Eye Institute - News Release

UNMC breaks ground on eye institute that will transform vision care in Omaha

The University of Nebraska Medical Center breaks ground today on an eye institute that will transform vision care in the region.

The Stanley M. Truhlsen Eye Institute will bring clinicians, researchers and patients together in one state-of-the-art facility featuring specialized care and the latest in diagnostic medicine. It will offer hope to people suffering from blinding eye diseases such as macular degeneration and glaucoma.

People like Hal Spurrier, 70, who was born with an extreme case of near sightedness and diagnosed at 28 with glaucoma.

For the next 42 years, Spurrier would rely on medications to keep his glaucoma at bay, but in 1993 the available medications would no longer control his glaucoma.

That’s when he said he was “unbelievably fortunate” to be referred to ophthalmologists at UNMC where he enrolled in a clinical trial being conducted for a new glaucoma drug by the late Carl Camras, M.D. He’s been using the medicine Dr. Camras developed, which stabilized his glaucoma, ever since. The drug, Latanaprost, has now become the gold standard of treatment for patients.

“What’s really amazing is they have all these great docs in this outdated building, but you know they do some amazing work there,” Spurrier said.

The new facility will house outpatient eye exam facilities for all ophthalmic subspecialties, a children’s eye care center, clinical research and a regional diagnostic center. The diagnostic center will offer services such as high resolution laser and ultrasound imaging that are not currently available in the region.

“A new facility for eye care is sorely needed at this medical center. The Truhlsen Eye Institute will position UNMC to become a world leader in clinical care, research and education in vision disorders,” said UNMC Chancellor Harold M. Maurer, M.D. “We are most grateful to Dr. Truhlsen, himself an internationally renowned ophthalmologist, for his generous gift to build this institute. We feel it will attract outstanding faculty, staff and students to this new center of excellence.”

Dr. Truhlsen joined UNMC's ophthalmology department in 1951, served on the faculty until 1990 and was interim chairman of the department in 1989-90. He served as president of the American Academy of Ophthalmology in 1983 and the American Ophthalmological Society (AOS) in 1996.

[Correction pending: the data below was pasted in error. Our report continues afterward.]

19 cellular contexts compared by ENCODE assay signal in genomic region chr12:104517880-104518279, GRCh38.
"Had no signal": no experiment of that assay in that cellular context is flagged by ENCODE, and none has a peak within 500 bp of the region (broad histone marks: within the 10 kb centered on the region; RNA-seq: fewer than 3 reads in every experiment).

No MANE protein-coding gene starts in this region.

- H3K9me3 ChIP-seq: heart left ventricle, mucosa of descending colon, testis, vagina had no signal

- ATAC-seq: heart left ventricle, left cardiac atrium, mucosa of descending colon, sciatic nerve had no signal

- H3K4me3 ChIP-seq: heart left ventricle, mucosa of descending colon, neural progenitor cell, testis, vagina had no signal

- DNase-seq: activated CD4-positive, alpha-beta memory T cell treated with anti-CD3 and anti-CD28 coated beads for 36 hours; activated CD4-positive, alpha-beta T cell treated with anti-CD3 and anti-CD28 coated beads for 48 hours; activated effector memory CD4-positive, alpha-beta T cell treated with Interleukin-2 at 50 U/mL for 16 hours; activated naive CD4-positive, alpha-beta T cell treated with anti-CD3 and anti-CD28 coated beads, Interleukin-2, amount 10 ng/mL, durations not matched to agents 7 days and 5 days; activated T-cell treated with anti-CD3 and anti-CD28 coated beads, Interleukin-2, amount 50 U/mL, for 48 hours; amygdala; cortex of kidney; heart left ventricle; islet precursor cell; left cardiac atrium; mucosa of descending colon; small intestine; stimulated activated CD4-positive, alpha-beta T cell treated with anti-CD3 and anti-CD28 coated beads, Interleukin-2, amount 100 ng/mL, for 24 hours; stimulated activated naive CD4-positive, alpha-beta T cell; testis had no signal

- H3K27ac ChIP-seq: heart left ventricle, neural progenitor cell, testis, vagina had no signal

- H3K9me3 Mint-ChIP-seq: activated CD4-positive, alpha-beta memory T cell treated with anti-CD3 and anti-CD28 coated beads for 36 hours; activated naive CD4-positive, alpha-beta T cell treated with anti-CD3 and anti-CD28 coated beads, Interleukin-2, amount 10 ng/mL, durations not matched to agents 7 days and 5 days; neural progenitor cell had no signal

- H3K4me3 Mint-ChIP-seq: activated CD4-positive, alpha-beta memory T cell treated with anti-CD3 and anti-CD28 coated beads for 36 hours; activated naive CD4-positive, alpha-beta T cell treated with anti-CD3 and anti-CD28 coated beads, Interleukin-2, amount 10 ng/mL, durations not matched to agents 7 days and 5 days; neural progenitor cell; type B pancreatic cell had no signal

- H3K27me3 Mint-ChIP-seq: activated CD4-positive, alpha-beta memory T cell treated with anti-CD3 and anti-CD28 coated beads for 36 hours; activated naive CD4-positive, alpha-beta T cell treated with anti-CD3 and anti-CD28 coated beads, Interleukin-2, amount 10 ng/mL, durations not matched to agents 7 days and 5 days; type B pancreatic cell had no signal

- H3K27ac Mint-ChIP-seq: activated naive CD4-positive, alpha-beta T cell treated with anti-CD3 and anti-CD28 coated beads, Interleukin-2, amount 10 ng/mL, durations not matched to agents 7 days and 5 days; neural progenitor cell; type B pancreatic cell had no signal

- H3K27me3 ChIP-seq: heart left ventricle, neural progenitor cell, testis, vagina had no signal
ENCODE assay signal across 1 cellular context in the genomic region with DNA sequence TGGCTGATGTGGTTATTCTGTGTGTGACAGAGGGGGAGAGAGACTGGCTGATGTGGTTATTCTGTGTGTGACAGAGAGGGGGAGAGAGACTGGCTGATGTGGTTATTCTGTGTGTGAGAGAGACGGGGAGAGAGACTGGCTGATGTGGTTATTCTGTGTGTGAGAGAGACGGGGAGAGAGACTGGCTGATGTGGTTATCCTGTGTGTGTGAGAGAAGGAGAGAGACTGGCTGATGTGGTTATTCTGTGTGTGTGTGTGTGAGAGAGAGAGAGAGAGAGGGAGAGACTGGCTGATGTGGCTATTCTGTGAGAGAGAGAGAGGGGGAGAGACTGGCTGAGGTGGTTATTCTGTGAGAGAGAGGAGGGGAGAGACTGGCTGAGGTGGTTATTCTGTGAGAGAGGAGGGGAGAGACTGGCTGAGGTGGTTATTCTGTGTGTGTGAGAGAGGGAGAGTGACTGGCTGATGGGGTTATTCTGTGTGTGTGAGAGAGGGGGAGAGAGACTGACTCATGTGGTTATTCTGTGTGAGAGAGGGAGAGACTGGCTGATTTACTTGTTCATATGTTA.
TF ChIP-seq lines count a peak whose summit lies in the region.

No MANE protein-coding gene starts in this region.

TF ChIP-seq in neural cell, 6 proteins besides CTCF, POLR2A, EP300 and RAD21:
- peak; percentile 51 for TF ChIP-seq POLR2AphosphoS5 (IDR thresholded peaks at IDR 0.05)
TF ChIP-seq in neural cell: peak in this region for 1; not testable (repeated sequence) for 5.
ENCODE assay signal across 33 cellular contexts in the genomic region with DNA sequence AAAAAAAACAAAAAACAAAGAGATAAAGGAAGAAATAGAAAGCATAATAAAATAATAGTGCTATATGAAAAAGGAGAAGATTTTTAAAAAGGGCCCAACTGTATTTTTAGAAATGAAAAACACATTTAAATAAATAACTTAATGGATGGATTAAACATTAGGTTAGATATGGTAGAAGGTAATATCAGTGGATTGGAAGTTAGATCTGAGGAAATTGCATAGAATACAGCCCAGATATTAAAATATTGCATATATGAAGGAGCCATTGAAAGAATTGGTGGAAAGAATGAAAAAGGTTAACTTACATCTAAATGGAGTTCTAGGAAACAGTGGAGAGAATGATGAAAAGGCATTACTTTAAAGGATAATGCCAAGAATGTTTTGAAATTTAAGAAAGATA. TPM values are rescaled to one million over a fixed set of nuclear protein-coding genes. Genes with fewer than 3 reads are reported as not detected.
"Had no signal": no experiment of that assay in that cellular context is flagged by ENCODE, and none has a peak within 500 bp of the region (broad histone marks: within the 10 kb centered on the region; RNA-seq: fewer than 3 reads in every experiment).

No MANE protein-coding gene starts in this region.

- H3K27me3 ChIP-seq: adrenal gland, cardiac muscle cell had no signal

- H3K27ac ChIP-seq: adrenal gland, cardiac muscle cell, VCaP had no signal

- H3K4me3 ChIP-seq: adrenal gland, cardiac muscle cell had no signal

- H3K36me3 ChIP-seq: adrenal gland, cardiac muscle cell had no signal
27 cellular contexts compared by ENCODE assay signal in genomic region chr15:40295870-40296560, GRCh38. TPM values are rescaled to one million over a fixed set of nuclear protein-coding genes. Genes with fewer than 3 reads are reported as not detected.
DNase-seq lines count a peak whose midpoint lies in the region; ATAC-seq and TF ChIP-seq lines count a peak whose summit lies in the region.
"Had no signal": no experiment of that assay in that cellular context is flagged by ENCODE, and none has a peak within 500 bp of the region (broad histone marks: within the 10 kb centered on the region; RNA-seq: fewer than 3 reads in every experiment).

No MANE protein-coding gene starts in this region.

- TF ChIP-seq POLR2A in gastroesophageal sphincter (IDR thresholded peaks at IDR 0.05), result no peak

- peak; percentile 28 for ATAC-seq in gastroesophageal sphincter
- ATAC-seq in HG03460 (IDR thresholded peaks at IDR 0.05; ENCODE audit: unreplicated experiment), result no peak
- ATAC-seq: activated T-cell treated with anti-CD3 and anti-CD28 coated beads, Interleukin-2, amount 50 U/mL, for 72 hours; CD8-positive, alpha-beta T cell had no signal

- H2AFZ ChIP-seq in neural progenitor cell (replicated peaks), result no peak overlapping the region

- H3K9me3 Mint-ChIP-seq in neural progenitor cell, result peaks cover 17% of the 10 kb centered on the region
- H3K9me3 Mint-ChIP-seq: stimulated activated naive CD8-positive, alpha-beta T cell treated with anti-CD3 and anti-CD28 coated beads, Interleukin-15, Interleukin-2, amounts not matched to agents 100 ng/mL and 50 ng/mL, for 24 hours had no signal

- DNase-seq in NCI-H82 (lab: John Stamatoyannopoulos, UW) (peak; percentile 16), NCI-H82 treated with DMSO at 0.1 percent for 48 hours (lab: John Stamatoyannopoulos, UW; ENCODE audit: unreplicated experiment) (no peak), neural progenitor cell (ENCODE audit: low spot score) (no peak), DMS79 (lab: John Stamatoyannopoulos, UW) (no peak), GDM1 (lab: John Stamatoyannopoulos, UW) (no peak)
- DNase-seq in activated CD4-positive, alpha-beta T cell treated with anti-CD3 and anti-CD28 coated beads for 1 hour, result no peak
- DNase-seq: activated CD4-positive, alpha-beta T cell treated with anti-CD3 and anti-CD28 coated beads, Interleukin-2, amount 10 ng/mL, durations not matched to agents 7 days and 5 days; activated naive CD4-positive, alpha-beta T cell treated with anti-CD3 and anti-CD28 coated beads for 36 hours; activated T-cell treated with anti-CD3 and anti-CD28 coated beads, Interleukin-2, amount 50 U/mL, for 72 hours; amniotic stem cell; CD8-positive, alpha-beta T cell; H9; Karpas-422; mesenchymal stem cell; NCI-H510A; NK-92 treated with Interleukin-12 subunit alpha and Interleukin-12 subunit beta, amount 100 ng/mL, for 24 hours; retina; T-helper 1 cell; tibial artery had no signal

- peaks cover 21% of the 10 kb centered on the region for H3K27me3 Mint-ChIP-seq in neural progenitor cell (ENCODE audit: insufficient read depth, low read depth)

In 2001, he received the Lucien Howe Medal from the AOS. The Howe Medal is considered one of the most prestigious awards in ophthalmology. It is awarded in recognition of "conspicuous services as a researcher or a teacher during long years of devotion" and for contributions to ophthalmology.

Construction on the Truhlsen Eye Institute is set to begin next year with completion tentatively set for late 2012. The total cost of the project is $30 million. It will be completed in two phases. The first phase will be a 47,000-square-foot-building housing clinical services, clinical research, diagnostic and educational facilities. A surgical wing will be added later.

The building will be located at 40th and Leavenworth streets, west of the Weigel Williamson Center for Visual Rehabilitation and the Home Instead Center for Successful Aging.

“Advanced diagnostic and clinical research facilities in the eye institute will allow us to build on the world-class research currently being conducted in the Truhlsen Eye Research Laboratories at UNMC. It also will enable us to educate the next generation of eye specialists and provide the means to keep private ophthalmologists in our local communities up-to-date on state-of-the-art surgical techniques,” said Thomas Hejkal, M.D., Ph.D., chairman of the UNMC Department of Ophthalmology and Visual Sciences.

It is estimated that by the year 2020 age-related eye diseases will increase by 30 percent in the U.S., Dr. Hejkal said. Clinical studies at the new eye institute will most likely concentrate initially on areas of current strengths in the department including glaucoma, cataracts and retinal diseases such as macular degeneration, he said.

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